Indeed, these questions never get old, and even though a lot (probably too much) has been said about it, it’s good to update our views on it.
To your title question “does the pali canon…”, well, the Pali Canon does a lot of things, part of it is the authentic teachings of the Buddha, but also the authentic teachings of many other people - his named students, and many many anonymous teachers across several generations.
General statements like “the Palicanon does this”, or “The Buddha wanted only that” don’t hold up and are useless to argue about. It’s all about the details I find. Some suttas are nonsense and I wonder ‘how the hell did they get canonized’, and others are so good that the source was obviously a spiritual genius.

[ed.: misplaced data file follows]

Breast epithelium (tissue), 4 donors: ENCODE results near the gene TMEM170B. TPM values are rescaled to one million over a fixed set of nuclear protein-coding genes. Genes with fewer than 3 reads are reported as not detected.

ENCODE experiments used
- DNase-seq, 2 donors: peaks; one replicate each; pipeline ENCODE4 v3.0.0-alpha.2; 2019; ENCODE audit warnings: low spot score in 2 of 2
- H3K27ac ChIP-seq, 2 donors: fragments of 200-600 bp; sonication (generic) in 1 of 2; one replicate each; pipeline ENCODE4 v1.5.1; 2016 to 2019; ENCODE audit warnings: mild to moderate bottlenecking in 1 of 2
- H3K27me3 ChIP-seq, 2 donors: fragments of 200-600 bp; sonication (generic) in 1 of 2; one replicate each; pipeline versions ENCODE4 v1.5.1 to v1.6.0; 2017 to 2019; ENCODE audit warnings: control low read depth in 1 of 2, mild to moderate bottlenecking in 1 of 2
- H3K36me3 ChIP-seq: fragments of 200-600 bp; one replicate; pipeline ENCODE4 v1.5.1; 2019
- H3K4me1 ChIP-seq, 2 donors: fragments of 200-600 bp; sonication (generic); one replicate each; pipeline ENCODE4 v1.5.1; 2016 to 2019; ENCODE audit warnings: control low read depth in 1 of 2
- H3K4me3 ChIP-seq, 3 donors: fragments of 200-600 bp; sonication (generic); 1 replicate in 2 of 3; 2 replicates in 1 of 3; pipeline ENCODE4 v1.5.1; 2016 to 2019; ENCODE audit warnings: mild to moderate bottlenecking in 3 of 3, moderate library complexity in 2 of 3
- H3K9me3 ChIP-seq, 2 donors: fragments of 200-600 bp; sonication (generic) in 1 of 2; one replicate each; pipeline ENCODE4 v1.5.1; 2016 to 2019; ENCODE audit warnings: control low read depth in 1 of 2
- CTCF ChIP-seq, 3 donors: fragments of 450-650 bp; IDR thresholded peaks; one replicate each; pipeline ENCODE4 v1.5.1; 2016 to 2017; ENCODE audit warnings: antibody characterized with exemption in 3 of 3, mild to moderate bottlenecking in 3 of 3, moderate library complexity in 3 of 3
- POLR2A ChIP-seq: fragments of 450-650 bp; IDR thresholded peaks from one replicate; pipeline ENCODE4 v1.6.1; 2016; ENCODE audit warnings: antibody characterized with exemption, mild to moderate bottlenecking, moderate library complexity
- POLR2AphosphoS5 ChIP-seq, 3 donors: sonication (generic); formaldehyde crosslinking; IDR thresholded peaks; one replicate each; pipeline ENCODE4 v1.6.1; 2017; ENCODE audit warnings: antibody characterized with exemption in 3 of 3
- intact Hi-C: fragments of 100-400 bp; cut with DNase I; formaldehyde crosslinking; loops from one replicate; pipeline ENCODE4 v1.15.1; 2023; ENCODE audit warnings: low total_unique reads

That’s both a philosophical and a gut question and everyone goes with what they prefer anyway. It’s basically asking “is it okay to be a Mahayanist, or should every Buddhist be a Theravadin?” Obviously we can decide that only for ourselves.
Once craving is extinguished, there is no more rebirth, because craving is the fuel for life and thus rebirth. However it’s not clear why the present life still goes on: since there is no more fuel for future lives, why is there still fuel for this life? In any case an argument of this type was put forward by Arnold Toynbee.
Interesting but I don’t really find it convincing. If there is still fuel to be exhausted, why should it be exhausted necessarily in one life only? (since it is said that if you are an arahant you will certainly not be reborn). If the fuel to be exhausted drives existence on, then I don’t seen any necessary logical reason why it couldn’t continue for many lives.